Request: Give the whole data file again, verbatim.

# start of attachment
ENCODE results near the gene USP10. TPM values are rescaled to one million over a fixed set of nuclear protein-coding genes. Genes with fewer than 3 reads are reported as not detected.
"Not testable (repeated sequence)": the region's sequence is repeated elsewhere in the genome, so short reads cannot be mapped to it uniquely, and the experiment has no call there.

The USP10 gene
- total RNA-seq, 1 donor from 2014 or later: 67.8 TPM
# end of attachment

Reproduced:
ENCODE results near the gene USP10. TPM values are rescaled to one million over a fixed set of nuclear protein-coding genes. Genes with fewer than 3 reads are reported as not detected.
"Not testable (repeated sequence)": the region's sequence is repeated elsewhere in the genome, so short reads cannot be mapped to it uniquely, and the experiment has no call there.

The USP10 gene
- total RNA-seq, 1 donor from 2014 or later: 67.8 TPM